A walk through of British Art Show 8
- Laura Campbell
- 29 February 2016
Rachel Maclean, 'Feed Me', a co-commission by FVU and Hayward Touring for British Art Show 8 / Jonty Wilde
Previewing some of the most exciting artists featured at BAS8
If you’ve been paying attention to the contemporary art scene in the UK this past five years you won’t be surprised to find that British Art Show 8 is gleefully tactile with an emphasis on new technology and moving-image works. What undoubtedly sets this edition of BAS apart is the number of belly laughs provoked by many of the artists. Not irony with a smirk, but good-natured inclusive humour: something of a relief if you were expecting something more stuffy and academic.
By far the best thing in BAS8, Feed Me is something unusual for contemporary art these days – it’s genuinely shocking. Watching it, there is palpable tension in the room as Maclean comes perilously close to taking things too far this time. Adopting the same format as the rest of her films, Maclean assumes various roles in gloriously sickly sweet dress-up. Faces sticky and cracking with makeup grimace guffaw and wimper through her most ambitious film to date that is both repellant and hilarious.
True to form, the giant flat screen TV on which we are shown Williams’ absurd new film appears to have hatched from an enormous egg. His work, which is stylistically similar to Tim and Eric, is every bit as serious as films by more po-faced contemporaries. At the eight highly regarded Cambridge institutions where Century Egg is filmed, Williams is careful to treat the artefacts with as little reverence as possible with highly amusing results.
Wine’s ceramic ‘wall paintings’ make the obvious point about our romantic relationship with painting and modernism. Citing the beautiful paintings of high modernist painter Giorgio Morandi, it is unclear whether Still.Life is an insulting parody or straightforward pastiche – or both. Either way, it’s hard to understand why the artist went to the great effort he has. The Sports Direct mug that intrudes the otherwise signature Morandi arrangement of containers is funny – at least it is for a moment.
Richard’s Raking Light is a stark reminder that our exterior world is only as real as our senses allow. The mostly monochrome film shows fragments of randomly sourced footage that are treated to appear otherworldly and at times ominous. The accompanying ambient sound has been carefully synchronised with the video producing an overall uncanny effect, as if we’ve intruded upon an abandoned house with the TV still on. This is an intense and beautiful meditation on perception.
'Sudden', 'Retail Therapy', 'DAN', 'Strategic', 'Zedative', 'Modern Touch': some of the seemingly random words being flashed at us from Prodger’s daunting lineup of TVs. The boxy reconditioned monitors sit eye level with their audience, perching precariously on spindly legs. Wires like tendrils are not hidden out of site but become part of the work. Nothern Dancer, while obscure, says something of the authority of language.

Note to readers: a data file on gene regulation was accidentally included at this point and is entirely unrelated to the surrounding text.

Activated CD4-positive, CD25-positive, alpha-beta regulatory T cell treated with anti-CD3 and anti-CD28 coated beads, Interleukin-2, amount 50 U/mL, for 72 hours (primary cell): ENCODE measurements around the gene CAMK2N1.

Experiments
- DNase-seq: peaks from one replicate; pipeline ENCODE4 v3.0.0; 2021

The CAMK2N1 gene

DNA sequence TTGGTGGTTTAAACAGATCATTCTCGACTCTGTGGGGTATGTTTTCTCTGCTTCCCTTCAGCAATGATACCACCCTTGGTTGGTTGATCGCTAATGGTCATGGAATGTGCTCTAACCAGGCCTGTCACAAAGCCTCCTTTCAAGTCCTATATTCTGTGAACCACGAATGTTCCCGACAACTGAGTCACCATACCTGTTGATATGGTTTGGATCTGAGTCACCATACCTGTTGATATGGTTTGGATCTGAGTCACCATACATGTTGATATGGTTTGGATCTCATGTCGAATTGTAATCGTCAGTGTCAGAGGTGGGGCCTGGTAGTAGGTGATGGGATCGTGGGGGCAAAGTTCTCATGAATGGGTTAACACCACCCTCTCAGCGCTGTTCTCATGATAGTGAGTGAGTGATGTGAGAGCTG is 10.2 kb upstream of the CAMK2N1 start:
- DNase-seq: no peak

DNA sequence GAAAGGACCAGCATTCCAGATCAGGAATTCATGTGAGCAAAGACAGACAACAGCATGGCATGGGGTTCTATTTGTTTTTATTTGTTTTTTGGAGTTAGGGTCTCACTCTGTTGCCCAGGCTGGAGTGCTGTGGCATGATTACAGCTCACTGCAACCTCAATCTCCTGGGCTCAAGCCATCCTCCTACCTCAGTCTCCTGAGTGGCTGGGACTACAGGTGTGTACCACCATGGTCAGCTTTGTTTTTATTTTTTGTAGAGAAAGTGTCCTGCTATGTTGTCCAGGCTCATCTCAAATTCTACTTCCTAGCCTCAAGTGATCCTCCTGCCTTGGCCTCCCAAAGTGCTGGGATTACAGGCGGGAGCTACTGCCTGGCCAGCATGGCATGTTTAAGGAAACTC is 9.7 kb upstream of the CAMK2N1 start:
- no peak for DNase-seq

I can understand why Drew claims his installations are escape routes 'from the horrors of the modern world': it is tempting to take shelter in his work forever and live as a child discovering the world anew. Except Drew’s world appears to be based on B-Movie Sci-Fi films and educational science centres for kids. Perhaps this is the future – when we’ll be so far down the line we don’t know where we end and technology begins, and nature is only alluded to by pixels.
Lawrence Abu Hamden
Is it art or just research? Increasingly art is determined to prove itself as being part of 'real life'. It already is of course by virtue of being in the world, but as this year’s Turner Prize victors proved, that aim is becoming ever more explicit. And so Abu Hamden’s A Convention of Tiny Movements, which relies heavily on research by engineers at the Massachusetts Institution, comes as no surprise. By aligning his work with Object Oriented Ontology it’s certainly bang on trend.
Dashayes’ industrially made objects recall Minimalism’s Donald Judd and Robert Morris, exemplifying contemporary artists’ tendency towards a re-hashed modernism. Unlike his predecessors, Dashayes’ prefers to contaminate his slick sculptures with detritus, and in the case of Becoming Soil, the waste including toilet roll packaging makes his sterile tubing more reminiscent of a sewage system than something you might find in the revered space of the gallery (at least not in Minimalism’s heyday).
Achaintre’s sculptures positively ooze ‘thingness’. It is a joy to behold objects that have been crafted by an artist who is clearly in thrall of the materials she chooses to work with. The sumptuous materials rather speak for themselves, Achaintre just nudging them in the direction of meaning. A shadow of a face can be seen in her amorphous blobs and we can simply take pleasure in perceiving figurative elements. Perhaps this is an attempt to ground us in the physical world.
And the award for most outlandish exhibition statement goes to 'painter’s painter' Daniel Sinsel with Hansel. 'Culinary pleasure and digestion (not least the appeal of gingerbread, or a witch’s preference for roast boy) is reflected in his use of appropriated material, including fossilized animal faeces and a type of irregular quartz known as Kerkimer diamond.' Accompanying statement aside, the irregularly shaped realist-style paintings are actually a pleasure to behold.
British Art Show 8, Inverleith House, Scottish National Gallery of Modern Art One and Talbot Rice Gallery, Edinburgh, until 8 May.
British Art Show 8
Works by 42 artists in the nationally touring show curated by Lydia Yee and Anna Collin, exploring the increasing convergence between the real and virtual spheres.